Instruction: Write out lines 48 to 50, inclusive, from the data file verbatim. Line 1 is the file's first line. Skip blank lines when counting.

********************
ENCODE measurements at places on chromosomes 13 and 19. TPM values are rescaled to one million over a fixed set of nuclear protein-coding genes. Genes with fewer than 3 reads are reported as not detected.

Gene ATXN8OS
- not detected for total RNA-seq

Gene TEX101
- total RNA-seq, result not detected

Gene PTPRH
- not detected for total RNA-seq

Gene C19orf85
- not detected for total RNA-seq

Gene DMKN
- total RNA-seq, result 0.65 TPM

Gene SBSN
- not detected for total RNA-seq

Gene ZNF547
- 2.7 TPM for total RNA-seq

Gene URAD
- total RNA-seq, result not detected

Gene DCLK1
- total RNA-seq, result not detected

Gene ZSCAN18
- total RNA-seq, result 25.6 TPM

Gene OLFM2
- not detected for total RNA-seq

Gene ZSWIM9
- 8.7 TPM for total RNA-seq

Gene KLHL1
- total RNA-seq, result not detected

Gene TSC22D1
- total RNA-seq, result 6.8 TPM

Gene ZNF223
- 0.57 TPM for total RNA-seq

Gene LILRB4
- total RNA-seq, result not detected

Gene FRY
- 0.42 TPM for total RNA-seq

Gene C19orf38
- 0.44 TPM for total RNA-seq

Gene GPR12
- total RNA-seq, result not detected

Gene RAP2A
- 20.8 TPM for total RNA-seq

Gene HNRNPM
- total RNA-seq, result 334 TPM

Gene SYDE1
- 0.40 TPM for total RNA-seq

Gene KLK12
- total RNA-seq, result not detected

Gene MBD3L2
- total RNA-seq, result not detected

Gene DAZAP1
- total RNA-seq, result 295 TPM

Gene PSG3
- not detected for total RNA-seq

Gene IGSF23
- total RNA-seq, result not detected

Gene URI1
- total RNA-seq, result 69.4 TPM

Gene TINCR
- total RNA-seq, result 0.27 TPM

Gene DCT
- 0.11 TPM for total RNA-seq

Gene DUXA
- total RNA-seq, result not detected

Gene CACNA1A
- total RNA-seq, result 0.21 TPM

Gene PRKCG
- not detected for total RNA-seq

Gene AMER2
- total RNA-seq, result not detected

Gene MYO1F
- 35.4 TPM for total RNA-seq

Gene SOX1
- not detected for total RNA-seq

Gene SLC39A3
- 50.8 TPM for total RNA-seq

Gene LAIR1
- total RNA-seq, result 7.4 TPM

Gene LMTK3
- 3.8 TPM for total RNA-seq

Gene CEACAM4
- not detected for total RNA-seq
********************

Gene MBD3L2
- total RNA-seq, result not detected

Gene DAZAP1